The Highway 92 Corridor Study provides some interesting ideas — in theory.
But that’s the thing about this particular process: it all remains a theory at this point. Theoretically, officials can enhance and improve the vital roadway from Bethel Road out near Shiloh Springs Golf Club on the east to Highway 273 on the west. Theoretically, this could improve traffic patterns and safety for the thousands who travel through the heart of Platte City.
To make these concepts a reality, there still needs to be some money.
As of now, there’s no direct funding for any of the proposed concepts, which you can read more about starting on page A1 of this week’s edition. That’s the other key to this process: time.
Ultimately, this study seeks to help improve Highway 92 over a 10-year period. The City of Platte City in partnership with Mid-America Regional Council (MARC) have undertaken this study hoping to figure out what should be done with hope of figuring out what the cost would be.
From there, the funding can be figured out.
As Platte City city administrator DJ Gehrt said, you can’t wait until you need to spend the money to figure out how you are going to pay for it. At least not when talking about projects of this scope.
The study seeks to determine the transportation and land use to be used on this portion of Highway 92, along with a quarter mile in either direction as part of the examined area. This includes size of the road, sidewalks, amenities and the types of buildings desired.
To be frank, I was disappointed that less than a dozen citizens showed up to the second public meeting. There’s also an advisory council portion of the study along with government and MARC officials working with design teams to draft this concept, which is slated to be finished by the end of this summer.
Gehrt calls the information boring. I call it important (and I know he feels the same way).
The ideas range from well outside the box (creating an exotic new entrance and exit ramp to Interstate 29 between Highway HH and Prairie View Road) to the more mundane (roundabouts, lots of roundabouts). The options will be narrowed down in the coming months, using the feedback gathered to come up with a plan.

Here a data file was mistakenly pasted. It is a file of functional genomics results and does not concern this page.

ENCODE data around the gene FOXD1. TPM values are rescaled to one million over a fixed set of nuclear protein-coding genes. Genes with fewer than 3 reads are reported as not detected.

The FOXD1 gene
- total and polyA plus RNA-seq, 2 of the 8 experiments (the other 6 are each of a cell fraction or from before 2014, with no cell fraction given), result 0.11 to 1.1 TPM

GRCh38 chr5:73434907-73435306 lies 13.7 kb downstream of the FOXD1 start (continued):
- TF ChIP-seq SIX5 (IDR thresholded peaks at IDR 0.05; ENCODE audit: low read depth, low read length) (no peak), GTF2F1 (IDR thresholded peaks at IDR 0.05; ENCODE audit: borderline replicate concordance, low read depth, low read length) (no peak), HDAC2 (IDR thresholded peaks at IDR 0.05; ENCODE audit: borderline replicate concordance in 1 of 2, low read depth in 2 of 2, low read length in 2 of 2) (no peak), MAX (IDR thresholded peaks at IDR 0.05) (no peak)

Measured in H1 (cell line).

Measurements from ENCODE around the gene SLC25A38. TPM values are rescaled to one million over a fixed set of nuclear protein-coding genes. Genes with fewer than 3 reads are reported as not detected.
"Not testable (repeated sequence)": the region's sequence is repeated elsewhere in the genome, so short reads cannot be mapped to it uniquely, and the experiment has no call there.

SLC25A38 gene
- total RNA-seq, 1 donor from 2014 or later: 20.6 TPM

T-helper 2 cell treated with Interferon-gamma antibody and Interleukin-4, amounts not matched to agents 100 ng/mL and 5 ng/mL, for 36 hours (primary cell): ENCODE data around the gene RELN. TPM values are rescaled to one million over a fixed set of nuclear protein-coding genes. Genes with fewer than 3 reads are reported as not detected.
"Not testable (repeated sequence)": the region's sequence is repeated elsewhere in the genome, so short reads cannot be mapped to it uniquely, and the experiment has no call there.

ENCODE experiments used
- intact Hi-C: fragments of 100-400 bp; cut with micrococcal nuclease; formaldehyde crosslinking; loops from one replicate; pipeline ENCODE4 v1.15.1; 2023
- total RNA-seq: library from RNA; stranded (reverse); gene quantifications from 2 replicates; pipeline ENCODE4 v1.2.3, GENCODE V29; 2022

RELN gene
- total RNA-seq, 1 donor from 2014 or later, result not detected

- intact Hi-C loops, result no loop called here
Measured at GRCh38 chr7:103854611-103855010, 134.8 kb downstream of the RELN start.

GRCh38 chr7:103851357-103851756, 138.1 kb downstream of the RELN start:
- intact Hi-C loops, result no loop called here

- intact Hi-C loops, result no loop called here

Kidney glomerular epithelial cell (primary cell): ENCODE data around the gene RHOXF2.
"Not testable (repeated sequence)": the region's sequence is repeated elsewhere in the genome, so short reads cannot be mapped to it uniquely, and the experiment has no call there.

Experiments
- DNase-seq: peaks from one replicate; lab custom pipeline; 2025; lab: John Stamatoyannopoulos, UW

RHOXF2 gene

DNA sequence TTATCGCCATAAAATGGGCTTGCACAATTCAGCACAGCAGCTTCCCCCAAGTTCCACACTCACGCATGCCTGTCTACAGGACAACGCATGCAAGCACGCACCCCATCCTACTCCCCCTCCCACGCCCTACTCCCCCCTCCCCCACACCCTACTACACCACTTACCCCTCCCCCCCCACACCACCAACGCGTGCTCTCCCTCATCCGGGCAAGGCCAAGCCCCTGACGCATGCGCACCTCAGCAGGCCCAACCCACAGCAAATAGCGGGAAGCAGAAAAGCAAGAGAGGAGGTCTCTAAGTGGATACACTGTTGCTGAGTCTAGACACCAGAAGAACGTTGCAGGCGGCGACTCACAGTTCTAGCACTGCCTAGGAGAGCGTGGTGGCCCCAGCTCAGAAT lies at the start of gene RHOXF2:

Based on what I’ve seen at the two public meetings, I’m going to guess that this plan will need to be malleable.
New information could become available. Funding options could be limited.
What looks and sounds great in this theory might not be what eventually works out. Of course, a preferred alternate will also be included in the plans, so the final product in 2025 — or beyond — could end up looking much different than today’s concepts.
Government officials will have to view this as a living, breathing project and be ready to shift around to make the most of what’s available.
Right-of-way acquisitions would appear to be a big issue when considering what to do and when it can be done. Expanding the roadway to four lanes at the portions east of I-29 and potentially north of Marshall Road in town will present challenges.
One of the options for land use showed a potential increase in retail space along the southside of the roadway, parallel with Goodman’s Auto Repair and Jackson Animal Clinic. That makes one right-of-way decision likely pretty easy: make the additions on the northside to avoid harming existing, thriving businesses.
In town, you have to start considering land acquisition and touchy subjects like “eminent domain.”
During my time at this newspaper, Gehrt and Platte City mayor Frank Offutt have repeatedly said they don’t want to take land unless it’s a final option. Expanding 92 in town would be tricky from Marshall Road to Second Street with limited space. That could mean existing businesses choose to sell during the next 10 years or the city might have to explore all options.
Could that mean a historic building like Bud’s Service Station goes away? Sure. From what I can tell, any business on that particular stretch of road could be a victim of the population increase in the county seat.
Of course, these are all just theories at this point, but you might as well consider all of the possibilities at this point in time.
Ross Martin is publisher of The Citizen. He may be reached via email at firstname.lastname@example.org. Follow him on Twitter: @Citizen_Ross.